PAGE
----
Wednesday, 18 November 2020
Department of Health
198. To ask the Minister for Health if consideration has been given to prioritising nursing and care home visitors for rapid Covid-19 testing when it becomes available in order to allow persons spend time with their loved ones; and if he will make a statement on the matter. [37317/20]
The Health Service Executive has adopted RNA PCR as the gold standard test for diagnosing Covid-19 cases, as part of the HSE test and trace strategy, consistent with international best practice, and approved by NPHET. This platform is deployed in acute hospitals, the NVRL and HSE’s commercial partners. Given the volumes required, these operate as batch tests and hence take a number of hours depending on the platform and the volume being processed.
The HSE has worked intensively over the last number of months to put in place a comprehensive testing and tracing operation. We now have on-island capacity to test up to 126,000 people per week, which can be increased to 140,000 per week if the demand requires. It should be noted that testing for Sars-Cov2 does not confirm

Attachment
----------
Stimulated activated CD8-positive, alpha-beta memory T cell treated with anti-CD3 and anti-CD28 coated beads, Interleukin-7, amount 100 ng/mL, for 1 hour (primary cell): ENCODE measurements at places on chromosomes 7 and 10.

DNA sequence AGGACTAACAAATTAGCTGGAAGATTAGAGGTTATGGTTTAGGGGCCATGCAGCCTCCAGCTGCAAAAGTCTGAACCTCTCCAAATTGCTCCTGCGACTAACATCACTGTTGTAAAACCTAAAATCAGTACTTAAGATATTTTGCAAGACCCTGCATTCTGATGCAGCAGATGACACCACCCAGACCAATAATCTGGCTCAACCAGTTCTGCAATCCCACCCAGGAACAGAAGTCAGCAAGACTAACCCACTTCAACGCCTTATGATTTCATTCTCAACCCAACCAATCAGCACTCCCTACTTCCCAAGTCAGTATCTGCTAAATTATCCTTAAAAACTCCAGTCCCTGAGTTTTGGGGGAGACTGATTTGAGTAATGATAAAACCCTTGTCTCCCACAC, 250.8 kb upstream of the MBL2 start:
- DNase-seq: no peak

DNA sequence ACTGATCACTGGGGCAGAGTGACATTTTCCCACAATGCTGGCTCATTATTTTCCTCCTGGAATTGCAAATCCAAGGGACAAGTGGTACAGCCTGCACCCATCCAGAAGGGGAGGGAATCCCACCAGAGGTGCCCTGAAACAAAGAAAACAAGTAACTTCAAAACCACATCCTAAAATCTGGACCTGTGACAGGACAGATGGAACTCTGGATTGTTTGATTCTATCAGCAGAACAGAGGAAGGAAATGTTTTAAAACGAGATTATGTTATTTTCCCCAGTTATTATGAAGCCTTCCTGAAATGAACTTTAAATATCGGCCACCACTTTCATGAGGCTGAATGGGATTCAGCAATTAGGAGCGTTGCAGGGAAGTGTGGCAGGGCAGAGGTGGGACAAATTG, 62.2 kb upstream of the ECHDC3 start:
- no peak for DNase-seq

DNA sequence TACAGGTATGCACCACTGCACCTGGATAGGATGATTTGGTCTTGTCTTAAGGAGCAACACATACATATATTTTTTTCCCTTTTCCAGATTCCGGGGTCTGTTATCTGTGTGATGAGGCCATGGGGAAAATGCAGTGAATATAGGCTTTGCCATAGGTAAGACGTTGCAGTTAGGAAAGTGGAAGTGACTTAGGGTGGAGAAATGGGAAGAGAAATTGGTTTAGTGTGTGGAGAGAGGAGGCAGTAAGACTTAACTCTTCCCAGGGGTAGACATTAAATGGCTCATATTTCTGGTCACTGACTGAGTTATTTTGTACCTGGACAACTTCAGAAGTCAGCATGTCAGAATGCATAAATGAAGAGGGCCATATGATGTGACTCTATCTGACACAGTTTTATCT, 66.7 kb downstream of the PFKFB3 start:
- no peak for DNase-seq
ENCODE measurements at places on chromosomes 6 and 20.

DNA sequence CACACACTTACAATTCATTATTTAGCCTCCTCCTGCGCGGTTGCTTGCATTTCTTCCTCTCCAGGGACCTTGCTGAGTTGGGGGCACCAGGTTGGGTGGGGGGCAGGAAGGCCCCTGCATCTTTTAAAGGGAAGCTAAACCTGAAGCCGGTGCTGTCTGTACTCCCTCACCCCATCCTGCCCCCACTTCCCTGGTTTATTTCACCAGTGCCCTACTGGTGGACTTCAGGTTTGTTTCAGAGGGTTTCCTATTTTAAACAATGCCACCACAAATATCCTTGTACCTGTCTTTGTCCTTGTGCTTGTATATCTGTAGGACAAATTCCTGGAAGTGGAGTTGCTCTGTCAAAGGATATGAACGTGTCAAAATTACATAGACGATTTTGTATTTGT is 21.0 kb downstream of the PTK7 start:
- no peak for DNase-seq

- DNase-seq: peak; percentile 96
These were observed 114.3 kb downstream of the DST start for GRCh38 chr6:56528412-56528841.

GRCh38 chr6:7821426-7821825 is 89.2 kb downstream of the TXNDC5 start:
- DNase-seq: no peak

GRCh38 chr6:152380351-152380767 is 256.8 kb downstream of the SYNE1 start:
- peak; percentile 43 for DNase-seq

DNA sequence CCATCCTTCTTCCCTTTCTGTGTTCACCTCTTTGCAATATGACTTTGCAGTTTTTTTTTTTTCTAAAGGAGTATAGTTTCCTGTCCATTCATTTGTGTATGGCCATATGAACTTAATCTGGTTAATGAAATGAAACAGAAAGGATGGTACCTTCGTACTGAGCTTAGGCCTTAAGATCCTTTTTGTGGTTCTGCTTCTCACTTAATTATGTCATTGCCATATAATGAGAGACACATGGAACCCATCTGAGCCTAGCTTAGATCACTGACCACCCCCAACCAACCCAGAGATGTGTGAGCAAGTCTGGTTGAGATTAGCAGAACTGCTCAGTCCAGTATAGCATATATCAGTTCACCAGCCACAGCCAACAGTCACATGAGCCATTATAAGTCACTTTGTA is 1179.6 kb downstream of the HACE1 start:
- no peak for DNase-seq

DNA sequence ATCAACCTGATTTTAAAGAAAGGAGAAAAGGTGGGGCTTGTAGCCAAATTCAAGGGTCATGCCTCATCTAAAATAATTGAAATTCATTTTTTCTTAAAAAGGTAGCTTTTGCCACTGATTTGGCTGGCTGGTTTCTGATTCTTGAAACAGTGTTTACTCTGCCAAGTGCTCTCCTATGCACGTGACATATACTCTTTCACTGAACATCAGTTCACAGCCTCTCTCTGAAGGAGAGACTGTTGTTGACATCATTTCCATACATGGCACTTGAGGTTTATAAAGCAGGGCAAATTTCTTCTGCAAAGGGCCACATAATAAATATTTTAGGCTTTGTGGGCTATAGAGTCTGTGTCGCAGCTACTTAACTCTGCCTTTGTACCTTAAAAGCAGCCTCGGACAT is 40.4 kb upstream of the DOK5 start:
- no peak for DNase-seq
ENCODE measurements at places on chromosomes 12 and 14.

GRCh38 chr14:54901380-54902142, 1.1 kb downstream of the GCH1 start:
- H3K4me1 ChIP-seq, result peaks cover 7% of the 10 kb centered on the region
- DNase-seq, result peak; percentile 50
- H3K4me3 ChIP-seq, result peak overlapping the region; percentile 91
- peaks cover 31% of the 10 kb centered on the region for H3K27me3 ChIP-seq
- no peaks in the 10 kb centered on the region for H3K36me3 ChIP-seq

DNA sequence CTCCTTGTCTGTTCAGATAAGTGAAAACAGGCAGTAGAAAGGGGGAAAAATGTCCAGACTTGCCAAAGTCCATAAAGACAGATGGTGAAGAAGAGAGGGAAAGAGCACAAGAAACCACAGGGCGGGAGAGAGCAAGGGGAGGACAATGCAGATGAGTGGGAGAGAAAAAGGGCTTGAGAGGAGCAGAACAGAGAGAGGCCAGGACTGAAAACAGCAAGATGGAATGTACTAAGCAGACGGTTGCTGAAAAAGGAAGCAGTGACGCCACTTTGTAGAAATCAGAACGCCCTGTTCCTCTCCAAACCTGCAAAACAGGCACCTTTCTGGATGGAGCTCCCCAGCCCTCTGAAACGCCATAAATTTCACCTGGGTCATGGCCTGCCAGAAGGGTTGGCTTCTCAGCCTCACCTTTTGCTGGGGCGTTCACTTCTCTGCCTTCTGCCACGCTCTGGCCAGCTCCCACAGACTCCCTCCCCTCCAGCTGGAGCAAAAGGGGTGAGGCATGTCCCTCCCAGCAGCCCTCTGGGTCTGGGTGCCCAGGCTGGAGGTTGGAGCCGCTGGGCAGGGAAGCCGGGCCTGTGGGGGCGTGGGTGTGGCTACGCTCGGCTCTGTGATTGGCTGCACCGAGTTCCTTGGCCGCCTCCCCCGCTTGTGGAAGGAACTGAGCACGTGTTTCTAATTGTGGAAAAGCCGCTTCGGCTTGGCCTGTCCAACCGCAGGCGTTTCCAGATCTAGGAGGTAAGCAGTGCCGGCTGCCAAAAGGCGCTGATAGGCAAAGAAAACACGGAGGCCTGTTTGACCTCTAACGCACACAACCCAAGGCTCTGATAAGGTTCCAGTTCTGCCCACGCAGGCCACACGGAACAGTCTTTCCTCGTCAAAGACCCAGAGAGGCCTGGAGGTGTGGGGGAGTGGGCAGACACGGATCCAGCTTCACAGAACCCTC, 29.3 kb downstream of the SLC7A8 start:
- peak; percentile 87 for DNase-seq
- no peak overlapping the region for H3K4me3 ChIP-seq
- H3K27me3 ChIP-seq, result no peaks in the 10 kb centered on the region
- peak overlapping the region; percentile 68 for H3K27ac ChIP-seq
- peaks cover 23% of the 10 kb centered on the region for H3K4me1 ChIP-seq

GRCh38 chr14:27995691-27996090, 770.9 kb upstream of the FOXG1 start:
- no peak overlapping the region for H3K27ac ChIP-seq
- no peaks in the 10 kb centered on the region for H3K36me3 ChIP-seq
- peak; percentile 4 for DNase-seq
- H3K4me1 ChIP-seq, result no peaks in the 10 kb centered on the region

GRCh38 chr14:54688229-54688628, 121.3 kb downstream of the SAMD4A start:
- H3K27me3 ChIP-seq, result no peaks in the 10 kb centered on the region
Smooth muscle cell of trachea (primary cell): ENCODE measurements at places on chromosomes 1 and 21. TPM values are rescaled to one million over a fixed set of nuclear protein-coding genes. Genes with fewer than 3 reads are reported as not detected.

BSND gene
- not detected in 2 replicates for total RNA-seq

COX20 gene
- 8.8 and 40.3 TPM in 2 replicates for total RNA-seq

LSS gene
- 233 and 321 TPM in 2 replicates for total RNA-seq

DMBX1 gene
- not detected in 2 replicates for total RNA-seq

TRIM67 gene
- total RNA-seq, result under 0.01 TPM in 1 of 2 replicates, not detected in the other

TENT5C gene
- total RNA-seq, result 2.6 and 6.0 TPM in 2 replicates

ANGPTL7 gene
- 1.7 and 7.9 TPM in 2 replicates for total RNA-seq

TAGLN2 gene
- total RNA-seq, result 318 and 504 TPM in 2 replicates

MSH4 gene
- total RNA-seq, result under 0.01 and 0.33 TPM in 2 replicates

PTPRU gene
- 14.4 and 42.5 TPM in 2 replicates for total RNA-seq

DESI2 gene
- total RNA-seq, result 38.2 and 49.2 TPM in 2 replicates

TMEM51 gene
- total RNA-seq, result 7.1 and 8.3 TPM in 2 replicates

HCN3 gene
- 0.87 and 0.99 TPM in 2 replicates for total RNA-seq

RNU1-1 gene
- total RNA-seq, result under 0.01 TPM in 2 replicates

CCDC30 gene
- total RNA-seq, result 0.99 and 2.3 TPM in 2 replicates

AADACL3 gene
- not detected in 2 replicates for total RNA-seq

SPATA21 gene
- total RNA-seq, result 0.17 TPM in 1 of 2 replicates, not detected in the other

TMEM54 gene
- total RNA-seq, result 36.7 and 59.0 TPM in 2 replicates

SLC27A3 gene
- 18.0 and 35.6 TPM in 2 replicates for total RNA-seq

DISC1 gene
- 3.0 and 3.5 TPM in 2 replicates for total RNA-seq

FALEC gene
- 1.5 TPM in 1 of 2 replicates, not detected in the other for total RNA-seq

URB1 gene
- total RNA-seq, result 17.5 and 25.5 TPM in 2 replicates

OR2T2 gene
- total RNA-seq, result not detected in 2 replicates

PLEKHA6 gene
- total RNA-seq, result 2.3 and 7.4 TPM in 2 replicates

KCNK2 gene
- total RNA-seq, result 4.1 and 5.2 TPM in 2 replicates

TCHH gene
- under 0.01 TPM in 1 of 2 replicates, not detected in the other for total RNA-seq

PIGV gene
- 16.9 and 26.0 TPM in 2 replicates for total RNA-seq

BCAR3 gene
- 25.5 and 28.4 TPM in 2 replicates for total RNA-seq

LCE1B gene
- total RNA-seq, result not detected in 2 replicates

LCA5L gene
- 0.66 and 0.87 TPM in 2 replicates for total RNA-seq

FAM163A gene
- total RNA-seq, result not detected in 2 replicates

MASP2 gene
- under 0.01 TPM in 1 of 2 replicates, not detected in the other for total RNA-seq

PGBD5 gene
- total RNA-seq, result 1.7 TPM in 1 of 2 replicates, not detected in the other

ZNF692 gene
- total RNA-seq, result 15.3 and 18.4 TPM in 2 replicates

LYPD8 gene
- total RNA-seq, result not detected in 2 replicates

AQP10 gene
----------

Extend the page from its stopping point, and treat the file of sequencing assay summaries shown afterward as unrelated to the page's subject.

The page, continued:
Ireland is pursuing a robust testing strategy under the guidance of the National Public Health Emergency Team (NPHET). On an ongoing basis, NPHET considers and reviews, based on public health risk assessments, how best to target testing to hunt the virus in populations where it’s most likely and where it will do most harm.
Many of the rapid Covid tests reported in the public domain and in the media which purport to offer a test result in minutes (for example antigen tests) lack the sensitivity and specificity required for healthcare. The HSE is constantly monitoring the sensitivity of all types of tests that are available (e.g. antigen and saliva tests) to ensure that, if deployed, they would be of appropriate quality and sensitivity. This issue continues to be monitored by the WHO, ECDC, HIQA, and the HSE Laboratory taskforce.
It should be noted that testing for Covid-19 only provides a point-in-time result. It confers no guarantee that an individual with a 'not detected' result is not incubating the infection or the level of virus is below detectable levels at the time of the test. It is for this reason, for example, that testing of close contacts of a confirmed case is carried out on two separate occasions, when they are first identified and again 7 days after their last contact with the person.
The testing strategy in use in Ireland remains under consideration by NPHET on an ongoing basis.